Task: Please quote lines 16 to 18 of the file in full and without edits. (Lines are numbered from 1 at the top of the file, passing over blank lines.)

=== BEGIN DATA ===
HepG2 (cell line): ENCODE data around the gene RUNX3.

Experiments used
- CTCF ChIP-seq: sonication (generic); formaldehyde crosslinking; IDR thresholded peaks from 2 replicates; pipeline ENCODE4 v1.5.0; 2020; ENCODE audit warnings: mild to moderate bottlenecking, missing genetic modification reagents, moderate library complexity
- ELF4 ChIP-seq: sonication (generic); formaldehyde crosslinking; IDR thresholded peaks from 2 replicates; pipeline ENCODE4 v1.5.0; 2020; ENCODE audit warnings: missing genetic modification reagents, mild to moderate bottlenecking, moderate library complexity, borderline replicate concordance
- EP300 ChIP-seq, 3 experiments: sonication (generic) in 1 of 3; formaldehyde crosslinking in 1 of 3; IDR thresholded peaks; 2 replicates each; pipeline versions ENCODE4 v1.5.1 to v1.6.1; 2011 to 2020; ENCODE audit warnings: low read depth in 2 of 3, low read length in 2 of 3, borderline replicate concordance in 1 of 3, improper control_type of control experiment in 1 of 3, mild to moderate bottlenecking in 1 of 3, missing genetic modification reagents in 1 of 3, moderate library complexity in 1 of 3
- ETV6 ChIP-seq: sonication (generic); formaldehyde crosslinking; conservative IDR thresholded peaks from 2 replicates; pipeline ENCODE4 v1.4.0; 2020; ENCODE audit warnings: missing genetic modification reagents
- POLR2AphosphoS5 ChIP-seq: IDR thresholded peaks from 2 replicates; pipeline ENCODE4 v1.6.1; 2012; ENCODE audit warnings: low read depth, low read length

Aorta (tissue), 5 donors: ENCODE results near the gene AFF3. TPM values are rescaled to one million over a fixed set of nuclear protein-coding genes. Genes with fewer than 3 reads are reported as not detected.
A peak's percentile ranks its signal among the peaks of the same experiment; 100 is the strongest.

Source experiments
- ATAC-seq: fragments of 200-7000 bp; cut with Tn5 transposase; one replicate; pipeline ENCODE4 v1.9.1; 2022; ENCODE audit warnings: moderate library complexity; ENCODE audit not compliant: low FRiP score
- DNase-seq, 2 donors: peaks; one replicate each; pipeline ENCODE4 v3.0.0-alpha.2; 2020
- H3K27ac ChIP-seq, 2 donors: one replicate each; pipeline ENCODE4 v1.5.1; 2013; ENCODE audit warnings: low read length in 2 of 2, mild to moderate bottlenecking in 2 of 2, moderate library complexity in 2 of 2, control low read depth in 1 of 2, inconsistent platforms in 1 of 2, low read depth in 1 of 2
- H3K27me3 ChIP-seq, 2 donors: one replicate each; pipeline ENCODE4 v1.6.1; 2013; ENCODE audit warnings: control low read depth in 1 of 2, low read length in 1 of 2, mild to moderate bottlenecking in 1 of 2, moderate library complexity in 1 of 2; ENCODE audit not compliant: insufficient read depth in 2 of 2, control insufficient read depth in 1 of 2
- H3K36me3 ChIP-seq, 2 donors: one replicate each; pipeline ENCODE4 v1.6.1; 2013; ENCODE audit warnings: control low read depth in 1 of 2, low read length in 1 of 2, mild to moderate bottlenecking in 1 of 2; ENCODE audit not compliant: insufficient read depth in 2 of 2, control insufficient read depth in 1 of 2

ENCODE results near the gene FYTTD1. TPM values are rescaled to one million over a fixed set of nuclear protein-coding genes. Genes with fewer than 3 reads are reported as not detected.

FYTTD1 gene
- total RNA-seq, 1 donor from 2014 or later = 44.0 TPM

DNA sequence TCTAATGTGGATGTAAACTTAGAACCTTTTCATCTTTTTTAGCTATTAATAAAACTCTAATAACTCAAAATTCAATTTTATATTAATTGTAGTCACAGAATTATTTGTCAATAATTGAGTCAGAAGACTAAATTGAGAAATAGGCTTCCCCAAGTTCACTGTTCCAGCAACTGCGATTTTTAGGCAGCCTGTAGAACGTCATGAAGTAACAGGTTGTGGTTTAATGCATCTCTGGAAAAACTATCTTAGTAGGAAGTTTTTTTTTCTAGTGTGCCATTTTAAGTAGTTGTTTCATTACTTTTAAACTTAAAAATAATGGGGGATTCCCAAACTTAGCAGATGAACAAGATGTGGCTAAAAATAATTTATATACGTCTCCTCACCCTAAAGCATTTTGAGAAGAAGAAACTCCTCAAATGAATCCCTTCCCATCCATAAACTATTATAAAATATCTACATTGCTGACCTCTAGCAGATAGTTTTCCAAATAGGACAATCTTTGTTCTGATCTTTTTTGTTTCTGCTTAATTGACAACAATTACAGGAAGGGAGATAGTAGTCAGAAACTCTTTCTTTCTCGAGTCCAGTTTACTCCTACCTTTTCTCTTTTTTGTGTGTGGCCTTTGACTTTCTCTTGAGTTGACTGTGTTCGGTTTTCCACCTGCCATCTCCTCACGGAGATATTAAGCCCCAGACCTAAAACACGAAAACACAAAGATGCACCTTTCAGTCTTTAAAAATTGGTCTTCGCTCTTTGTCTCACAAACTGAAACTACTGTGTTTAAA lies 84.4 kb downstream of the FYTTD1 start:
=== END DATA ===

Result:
ENCODE results near the gene FYTTD1. TPM values are rescaled to one million over a fixed set of nuclear protein-coding genes. Genes with fewer than 3 reads are reported as not detected.

FYTTD1 gene
- total RNA-seq, 1 donor from 2014 or later = 44.0 TPM